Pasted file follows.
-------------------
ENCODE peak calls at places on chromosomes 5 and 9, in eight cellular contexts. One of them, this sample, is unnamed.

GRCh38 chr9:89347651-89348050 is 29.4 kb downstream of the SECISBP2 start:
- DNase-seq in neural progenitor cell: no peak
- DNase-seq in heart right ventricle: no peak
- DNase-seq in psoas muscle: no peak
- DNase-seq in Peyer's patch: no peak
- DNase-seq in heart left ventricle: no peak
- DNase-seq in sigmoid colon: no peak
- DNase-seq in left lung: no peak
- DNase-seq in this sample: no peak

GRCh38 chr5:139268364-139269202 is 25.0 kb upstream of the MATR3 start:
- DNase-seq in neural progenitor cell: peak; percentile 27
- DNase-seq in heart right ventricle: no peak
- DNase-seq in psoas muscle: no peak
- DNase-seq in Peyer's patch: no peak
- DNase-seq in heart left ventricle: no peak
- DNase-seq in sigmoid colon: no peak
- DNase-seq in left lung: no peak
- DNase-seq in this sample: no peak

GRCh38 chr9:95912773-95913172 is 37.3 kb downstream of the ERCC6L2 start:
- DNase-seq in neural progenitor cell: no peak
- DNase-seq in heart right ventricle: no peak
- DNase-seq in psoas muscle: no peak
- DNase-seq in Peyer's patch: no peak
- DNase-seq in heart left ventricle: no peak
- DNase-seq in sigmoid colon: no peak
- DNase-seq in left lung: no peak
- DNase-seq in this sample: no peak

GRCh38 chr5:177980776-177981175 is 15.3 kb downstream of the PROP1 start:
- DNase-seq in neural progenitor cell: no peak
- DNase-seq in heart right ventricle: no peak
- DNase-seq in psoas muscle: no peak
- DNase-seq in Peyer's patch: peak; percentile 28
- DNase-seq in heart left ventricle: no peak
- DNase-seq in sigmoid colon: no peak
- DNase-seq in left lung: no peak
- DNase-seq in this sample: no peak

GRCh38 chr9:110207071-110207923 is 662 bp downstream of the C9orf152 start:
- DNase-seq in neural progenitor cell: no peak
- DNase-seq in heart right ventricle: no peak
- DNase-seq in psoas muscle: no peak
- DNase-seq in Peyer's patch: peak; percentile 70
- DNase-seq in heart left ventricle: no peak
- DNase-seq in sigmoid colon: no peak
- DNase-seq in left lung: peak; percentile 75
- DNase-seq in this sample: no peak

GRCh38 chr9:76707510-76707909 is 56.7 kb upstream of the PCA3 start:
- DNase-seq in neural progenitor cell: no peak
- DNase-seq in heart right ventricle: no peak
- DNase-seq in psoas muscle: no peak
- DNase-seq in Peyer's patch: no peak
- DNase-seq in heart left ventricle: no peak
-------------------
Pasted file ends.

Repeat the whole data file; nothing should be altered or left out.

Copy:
ENCODE peak calls at places on chromosomes 5 and 9, in eight cellular contexts. One of them, this sample, is unnamed.

GRCh38 chr9:89347651-89348050 is 29.4 kb downstream of the SECISBP2 start:
- DNase-seq in neural progenitor cell: no peak
- DNase-seq in heart right ventricle: no peak
- DNase-seq in psoas muscle: no peak
- DNase-seq in Peyer's patch: no peak
- DNase-seq in heart left ventricle: no peak
- DNase-seq in sigmoid colon: no peak
- DNase-seq in left lung: no peak
- DNase-seq in this sample: no peak

GRCh38 chr5:139268364-139269202 is 25.0 kb upstream of the MATR3 start:
- DNase-seq in neural progenitor cell: peak; percentile 27
- DNase-seq in heart right ventricle: no peak
- DNase-seq in psoas muscle: no peak
- DNase-seq in Peyer's patch: no peak
- DNase-seq in heart left ventricle: no peak
- DNase-seq in sigmoid colon: no peak
- DNase-seq in left lung: no peak
- DNase-seq in this sample: no peak

GRCh38 chr9:95912773-95913172 is 37.3 kb downstream of the ERCC6L2 start:
- DNase-seq in neural progenitor cell: no peak
- DNase-seq in heart right ventricle: no peak
- DNase-seq in psoas muscle: no peak
- DNase-seq in Peyer's patch: no peak
- DNase-seq in heart left ventricle: no peak
- DNase-seq in sigmoid colon: no peak
- DNase-seq in left lung: no peak
- DNase-seq in this sample: no peak

GRCh38 chr5:177980776-177981175 is 15.3 kb downstream of the PROP1 start:
- DNase-seq in neural progenitor cell: no peak
- DNase-seq in heart right ventricle: no peak
- DNase-seq in psoas muscle: no peak
- DNase-seq in Peyer's patch: peak; percentile 28
- DNase-seq in heart left ventricle: no peak
- DNase-seq in sigmoid colon: no peak
- DNase-seq in left lung: no peak
- DNase-seq in this sample: no peak

GRCh38 chr9:110207071-110207923 is 662 bp downstream of the C9orf152 start:
- DNase-seq in neural progenitor cell: no peak
- DNase-seq in heart right ventricle: no peak
- DNase-seq in psoas muscle: no peak
- DNase-seq in Peyer's patch: peak; percentile 70
- DNase-seq in heart left ventricle: no peak
- DNase-seq in sigmoid colon: no peak
- DNase-seq in left lung: peak; percentile 75
- DNase-seq in this sample: no peak

GRCh38 chr9:76707510-76707909 is 56.7 kb upstream of the PCA3 start:
- DNase-seq in neural progenitor cell: no peak
- DNase-seq in heart right ventricle: no peak
- DNase-seq in psoas muscle: no peak
- DNase-seq in Peyer's patch: no peak
- DNase-seq in heart left ventricle: no peak